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-   -   Re: Image Thinning using JAVA (http://www.velocityreviews.com/forums/t947555-re-image-thinning-using-java.html)

Knute Johnson 06-26-2012 09:26 PM

Re: Image Thinning using JAVA
 
On 6/26/2012 9:50 AM, sumera wrote:
> Hi!
> I have written some code in java to convert a colored image into black and white image and then tried to perform thinning on that gray-scale image. Black and white conversion is done successfully, but image thinning is still not giving correct output. Kindly help me in fixing my problem. My code is as follows:
>
> //colored image to black and white conversion; black and white image to thinned image.
>
> public static void main(String[] args)
> {
> try
> {
> //colored image path
> BufferedImage colored_image = ImageIO.read(new File("D:\\logo.jpg"));
> //getting width and height of image
> double image_width = colored_image.getWidth();
> double image_height = colored_image.getHeight();
> BufferedImage img = colored_image;
>
> //drawing a new image
> BufferedImage bimg = new BufferedImage((int)image_width, (int)image_height, BufferedImage.TYPE_BYTE_GRAY);
> Graphics2D gg = bimg.createGraphics();
> gg.drawImage(img, 0, 0, img.getWidth(null), img.getHeight(null), null);
>
> //saving black and white image onto drive
> String temp = "logo in blackAndwhite.jpeg";
> File fi = new File("D:\\" + temp);
> ImageIO.write(bimg, "jpg", fi);
>
> //thinning by resizing gray scale image to desired eight and width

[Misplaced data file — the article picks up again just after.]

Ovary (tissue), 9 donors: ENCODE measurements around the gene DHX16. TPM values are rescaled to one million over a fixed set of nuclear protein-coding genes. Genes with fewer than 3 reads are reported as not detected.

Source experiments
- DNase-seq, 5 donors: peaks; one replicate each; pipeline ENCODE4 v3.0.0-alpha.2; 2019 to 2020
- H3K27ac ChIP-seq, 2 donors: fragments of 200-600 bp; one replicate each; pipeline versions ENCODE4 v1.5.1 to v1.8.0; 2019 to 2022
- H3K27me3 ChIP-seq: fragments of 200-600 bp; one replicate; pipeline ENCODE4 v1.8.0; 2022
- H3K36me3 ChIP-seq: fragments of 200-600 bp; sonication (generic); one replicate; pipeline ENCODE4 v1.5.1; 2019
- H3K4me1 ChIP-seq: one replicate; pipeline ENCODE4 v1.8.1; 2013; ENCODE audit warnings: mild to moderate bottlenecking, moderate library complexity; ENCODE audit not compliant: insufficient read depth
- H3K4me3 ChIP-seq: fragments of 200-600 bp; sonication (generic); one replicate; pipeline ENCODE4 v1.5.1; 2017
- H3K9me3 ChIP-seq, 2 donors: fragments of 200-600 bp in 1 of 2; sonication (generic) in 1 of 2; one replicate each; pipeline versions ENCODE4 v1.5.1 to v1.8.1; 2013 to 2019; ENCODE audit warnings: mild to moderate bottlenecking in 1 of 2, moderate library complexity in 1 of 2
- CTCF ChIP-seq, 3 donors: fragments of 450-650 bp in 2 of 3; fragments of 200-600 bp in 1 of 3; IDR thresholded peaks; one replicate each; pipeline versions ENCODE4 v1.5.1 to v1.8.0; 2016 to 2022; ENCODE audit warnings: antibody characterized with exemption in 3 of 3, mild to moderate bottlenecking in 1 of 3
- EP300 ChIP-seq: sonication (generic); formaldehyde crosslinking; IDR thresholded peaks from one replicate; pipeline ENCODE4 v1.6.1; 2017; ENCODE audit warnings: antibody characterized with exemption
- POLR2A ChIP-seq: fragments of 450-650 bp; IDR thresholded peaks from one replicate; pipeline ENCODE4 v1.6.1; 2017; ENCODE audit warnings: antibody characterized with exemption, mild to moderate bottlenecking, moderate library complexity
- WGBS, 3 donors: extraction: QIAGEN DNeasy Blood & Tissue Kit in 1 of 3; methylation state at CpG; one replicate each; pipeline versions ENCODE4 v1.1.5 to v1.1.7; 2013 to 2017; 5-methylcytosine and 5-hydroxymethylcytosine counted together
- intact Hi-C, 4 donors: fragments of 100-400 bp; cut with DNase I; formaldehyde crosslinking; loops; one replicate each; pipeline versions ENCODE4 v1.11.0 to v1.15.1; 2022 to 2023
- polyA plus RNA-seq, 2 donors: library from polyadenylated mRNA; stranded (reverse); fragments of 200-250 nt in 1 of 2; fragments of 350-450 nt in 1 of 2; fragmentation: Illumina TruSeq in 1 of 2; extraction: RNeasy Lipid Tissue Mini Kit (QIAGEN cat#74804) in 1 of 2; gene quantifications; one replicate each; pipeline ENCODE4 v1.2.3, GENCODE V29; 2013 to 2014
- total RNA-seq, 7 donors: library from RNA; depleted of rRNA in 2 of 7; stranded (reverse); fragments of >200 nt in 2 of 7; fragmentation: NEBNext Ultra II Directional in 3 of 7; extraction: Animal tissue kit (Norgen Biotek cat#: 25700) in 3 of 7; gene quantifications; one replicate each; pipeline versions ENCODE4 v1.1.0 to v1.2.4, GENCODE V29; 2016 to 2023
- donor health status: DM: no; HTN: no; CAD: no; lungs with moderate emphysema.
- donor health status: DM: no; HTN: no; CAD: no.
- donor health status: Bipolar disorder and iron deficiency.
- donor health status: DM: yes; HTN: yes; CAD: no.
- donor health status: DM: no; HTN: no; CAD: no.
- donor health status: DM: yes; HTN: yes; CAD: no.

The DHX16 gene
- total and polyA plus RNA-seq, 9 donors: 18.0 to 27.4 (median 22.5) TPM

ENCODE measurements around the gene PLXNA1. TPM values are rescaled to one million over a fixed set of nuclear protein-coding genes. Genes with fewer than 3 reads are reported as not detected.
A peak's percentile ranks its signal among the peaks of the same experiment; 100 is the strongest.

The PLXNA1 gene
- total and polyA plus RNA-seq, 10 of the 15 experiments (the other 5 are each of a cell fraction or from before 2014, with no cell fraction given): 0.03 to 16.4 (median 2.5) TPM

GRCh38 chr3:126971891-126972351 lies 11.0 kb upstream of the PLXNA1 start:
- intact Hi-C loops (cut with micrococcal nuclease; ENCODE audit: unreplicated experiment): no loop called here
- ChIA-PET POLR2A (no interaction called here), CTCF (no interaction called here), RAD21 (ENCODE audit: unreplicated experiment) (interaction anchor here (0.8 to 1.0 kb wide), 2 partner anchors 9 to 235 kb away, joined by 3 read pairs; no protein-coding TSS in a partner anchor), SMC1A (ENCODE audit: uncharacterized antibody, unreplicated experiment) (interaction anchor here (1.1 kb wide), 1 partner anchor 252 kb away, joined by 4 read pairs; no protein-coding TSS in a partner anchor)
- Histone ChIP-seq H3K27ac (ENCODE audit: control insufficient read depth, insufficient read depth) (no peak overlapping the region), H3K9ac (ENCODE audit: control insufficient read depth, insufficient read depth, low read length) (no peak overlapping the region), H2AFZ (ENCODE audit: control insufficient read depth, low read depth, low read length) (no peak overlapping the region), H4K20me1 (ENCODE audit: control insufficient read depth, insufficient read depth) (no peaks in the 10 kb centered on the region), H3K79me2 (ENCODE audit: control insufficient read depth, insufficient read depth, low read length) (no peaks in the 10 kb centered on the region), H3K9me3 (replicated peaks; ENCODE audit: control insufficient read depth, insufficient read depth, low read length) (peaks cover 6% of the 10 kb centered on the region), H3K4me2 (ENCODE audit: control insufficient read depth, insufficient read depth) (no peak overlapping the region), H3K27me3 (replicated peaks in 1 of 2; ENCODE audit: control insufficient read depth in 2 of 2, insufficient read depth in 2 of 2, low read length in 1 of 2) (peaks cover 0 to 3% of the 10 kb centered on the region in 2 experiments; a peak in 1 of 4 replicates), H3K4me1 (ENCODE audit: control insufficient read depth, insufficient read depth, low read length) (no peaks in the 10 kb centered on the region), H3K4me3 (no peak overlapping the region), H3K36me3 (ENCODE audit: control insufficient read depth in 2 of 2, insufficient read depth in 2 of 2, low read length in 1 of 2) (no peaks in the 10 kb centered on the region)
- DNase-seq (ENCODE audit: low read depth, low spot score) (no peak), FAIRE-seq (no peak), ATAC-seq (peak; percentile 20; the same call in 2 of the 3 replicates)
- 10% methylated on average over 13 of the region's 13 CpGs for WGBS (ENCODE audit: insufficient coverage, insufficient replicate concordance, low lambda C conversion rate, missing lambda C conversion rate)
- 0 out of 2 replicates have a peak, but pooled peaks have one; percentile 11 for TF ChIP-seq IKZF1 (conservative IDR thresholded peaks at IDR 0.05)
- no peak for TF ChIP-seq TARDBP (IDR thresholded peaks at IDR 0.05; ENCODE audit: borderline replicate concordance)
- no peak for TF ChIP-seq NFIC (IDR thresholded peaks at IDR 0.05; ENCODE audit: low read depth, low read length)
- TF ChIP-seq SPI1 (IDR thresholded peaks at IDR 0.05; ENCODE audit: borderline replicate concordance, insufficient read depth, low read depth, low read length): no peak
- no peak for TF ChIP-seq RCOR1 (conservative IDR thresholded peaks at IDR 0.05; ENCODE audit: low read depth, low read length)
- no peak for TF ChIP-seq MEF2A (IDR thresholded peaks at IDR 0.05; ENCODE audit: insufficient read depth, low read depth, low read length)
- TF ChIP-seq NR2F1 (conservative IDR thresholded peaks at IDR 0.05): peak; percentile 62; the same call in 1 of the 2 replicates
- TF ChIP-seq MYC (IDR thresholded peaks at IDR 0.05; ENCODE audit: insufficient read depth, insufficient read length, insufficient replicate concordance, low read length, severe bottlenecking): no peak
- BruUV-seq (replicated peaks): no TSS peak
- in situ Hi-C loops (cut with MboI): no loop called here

> BufferedImage bimg2 = new BufferedImage((int)image_width, (int)image_height, BufferedImage.TYPE_INT_ARGB);
> Graphics2D g2 = bimg2.createGraphics();
>
> // Perform your drawing here
> g2.setColor(Color.BLACK);
> g2.drawLine(0, 0, 200, 200);
>
> //saving thinned image onto drive
> String temp2 = "logo thinned.jpeg";
> File fi2 = new File("D:\\" + temp2);
> ImageIO.write(bimg2, "jpg", fi2);
> //g2.dispose();
> }
> catch (Exception e)
> {
> System.out.println(e);
> }
> }
>
>


public static BufferedImage convertToGray(BufferedImage image) {
BufferedImage gray = new BufferedImage(image.getWidth(),
image.getHeight(),BufferedImage.TYPE_BYTE_GRAY);
ColorConvertOp op = new ColorConvertOp(
image.getColorModel().getColorSpace(),
gray.getColorModel().getColorSpace(),null);
op.filter(image,gray);
return gray;
}

You can use the same technique as above with an AffineTransformOp, as
John Matthews mentioned, to scale an image.

--

Knute Johnson



John B. Matthews 06-27-2012 03:15 AM

Re: Image Thinning using JAVA
 
In article <jsd9em$hur$1@dont-email.me>,
Knute Johnson <nospam@knutejohnson.com> wrote:

> public static BufferedImage convertToGray(BufferedImage image) {
> BufferedImage gray = new BufferedImage(image.getWidth(),
> image.getHeight(), BufferedImage.TYPE_BYTE_GRAY);
> ColorConvertOp op = new ColorConvertOp(
> image.getColorModel().getColorSpace(),
> gray.getColorModel().getColorSpace(), null);
> op.filter(image, gray);
> return gray;
> }


Thanks for weighing in on this. Your approach has always worked
flawlessly on JPG images, but I had trouble with a PNG file: the result